Saturday, August 3, 2013

2,452: I am Max Lamm by Raphael Brous

“Lamm had been hiding hungrily, filthily, in the capital’s closest approximation to Dante’s Inferno.  His purgatory - smeared in sausage fat, charcoal dust, petrified kebab skewers - was the maintenance hole beneath a barbeque in Hyde Park.”

There is so much going on in Raphael Brous’ debut novel, I am Max Lamm, it’s a bit difficult to know quite where to start.  Max Lamm, Brous’ hero, is an Australian-Jewish former tennis prodigy whose promising career comesto a crashing halt when an Internet video of him having wild sex with a Salvadorean prostitute in New York goes viral.  When we first meet Max, he is living, as the quote above suggests, in a hole underneath a disused barbeque in London’s Hyde Park.

Why is he there?  As it transpires, he is the proximate cause of the worst race riots in London for a generation, having accidentally killed a Pakistani teenager whom he thought was trying to mug him.  Convinced the police are hot on his heels and having nowhere else to go, the hole in the ground seems the perfect hiding place while he reflects on his talent for messing things up and tries to come up with a way out.

I am Max Lamm is a rollicking, bawdy, darkly funny ride through the rubble of Max’s life, packed with ideas and images whilst being perversely minimalist in the number of characters that appear.  Apart from Max, the only character with a substantial presence in the book is Kelly, the messed up daughter of a US Republican senator in whose arms and between whose legs Max seeks salvation.

Brous’ writing has been compared with Philip Roth and, although I have not read sufficient of Roth’s work to be able to judge how apt the comparison is, one of the many themes explored in I am Max Lamm is that of Jewish identity, family and loyalty.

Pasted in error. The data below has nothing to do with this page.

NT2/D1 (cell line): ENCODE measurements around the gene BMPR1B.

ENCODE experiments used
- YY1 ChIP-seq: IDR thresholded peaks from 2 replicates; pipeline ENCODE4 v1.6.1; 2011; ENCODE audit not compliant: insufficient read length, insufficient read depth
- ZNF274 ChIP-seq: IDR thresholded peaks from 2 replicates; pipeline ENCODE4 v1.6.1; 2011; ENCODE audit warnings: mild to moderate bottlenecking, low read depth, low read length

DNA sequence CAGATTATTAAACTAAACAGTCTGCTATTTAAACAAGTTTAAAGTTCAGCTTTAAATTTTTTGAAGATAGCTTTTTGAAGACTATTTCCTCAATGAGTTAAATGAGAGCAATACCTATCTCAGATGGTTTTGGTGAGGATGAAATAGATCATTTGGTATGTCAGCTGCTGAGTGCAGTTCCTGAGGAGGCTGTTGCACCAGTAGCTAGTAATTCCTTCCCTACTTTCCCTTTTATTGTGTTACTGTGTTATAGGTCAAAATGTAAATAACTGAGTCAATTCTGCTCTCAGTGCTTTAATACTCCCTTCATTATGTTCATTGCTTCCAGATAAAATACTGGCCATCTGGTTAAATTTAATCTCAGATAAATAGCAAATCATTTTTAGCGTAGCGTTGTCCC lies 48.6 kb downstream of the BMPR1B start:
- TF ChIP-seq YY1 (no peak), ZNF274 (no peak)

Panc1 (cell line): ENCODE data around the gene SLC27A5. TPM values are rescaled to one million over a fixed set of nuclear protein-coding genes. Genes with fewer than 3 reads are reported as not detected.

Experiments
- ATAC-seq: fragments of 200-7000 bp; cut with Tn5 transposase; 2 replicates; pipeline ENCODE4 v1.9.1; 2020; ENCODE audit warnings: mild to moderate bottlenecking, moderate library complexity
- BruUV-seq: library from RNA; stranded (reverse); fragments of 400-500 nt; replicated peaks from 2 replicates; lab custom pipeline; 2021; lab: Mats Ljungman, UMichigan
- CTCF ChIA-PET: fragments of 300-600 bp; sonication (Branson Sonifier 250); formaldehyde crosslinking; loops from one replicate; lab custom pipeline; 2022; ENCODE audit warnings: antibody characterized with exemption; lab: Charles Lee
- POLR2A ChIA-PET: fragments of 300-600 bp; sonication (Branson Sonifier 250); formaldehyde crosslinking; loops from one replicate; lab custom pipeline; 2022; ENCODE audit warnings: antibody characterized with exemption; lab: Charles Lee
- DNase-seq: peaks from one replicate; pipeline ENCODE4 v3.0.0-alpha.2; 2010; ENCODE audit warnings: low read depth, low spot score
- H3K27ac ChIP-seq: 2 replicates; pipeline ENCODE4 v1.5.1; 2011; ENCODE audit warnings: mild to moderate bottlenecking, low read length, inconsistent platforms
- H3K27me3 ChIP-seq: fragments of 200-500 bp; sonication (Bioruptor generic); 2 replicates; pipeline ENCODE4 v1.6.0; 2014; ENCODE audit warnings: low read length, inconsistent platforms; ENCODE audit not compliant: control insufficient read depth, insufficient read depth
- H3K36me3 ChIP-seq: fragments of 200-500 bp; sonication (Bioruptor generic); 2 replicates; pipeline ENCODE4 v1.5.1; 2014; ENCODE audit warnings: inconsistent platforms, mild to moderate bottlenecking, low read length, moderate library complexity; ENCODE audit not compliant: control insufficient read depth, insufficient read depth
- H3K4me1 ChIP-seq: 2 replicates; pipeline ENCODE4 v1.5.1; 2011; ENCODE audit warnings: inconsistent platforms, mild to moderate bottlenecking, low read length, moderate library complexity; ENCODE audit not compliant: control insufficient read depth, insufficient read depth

Of itself, this motif would have been sufficient to fill out the story but Brous isn’t content with this and so we get explorations of, amongst others, the phenomena of collective hysteria, racial politics, the psychology of privileged youth and the possible sexual undercurrents of US male neo-conservatism.  At times, it comes all a little too fast and furious and I can’t help feeling that the story might have been better served by a deeper treatment of a more limited selection of them.

As it is, though, I suspect that I am Max Lamm will be a bit of a ‘Marmite’ book – you’ll either love it or hate it.  Personally, I loved it but I was reading it more as a satirical piece than anything else and so the exaggerated nature of some of the scenes worked well for me.  I even sensed an almost Tom Sharpe-like feel to some of it, albeit a more sexual and hard Sharpe-ness, in the way Max’s actions and decisions become increasingly erratic and wild as each previous decision causes his situation to become more extreme and out of control.

I am Max Lamm is an intriguing piece of writing which demands a reaction from the reader, although I can’t say it will be for everyone.  It did, however, work for me and I’m looking forward to see the direction Brous takes going forward as he has a truly distinctive voice that could take him in a number of different directions.

I’d like to finish by thanking Corsair for sending me a review copy and, if you’d like a second opinion, please do go and have a read of these other bloggers’ views:

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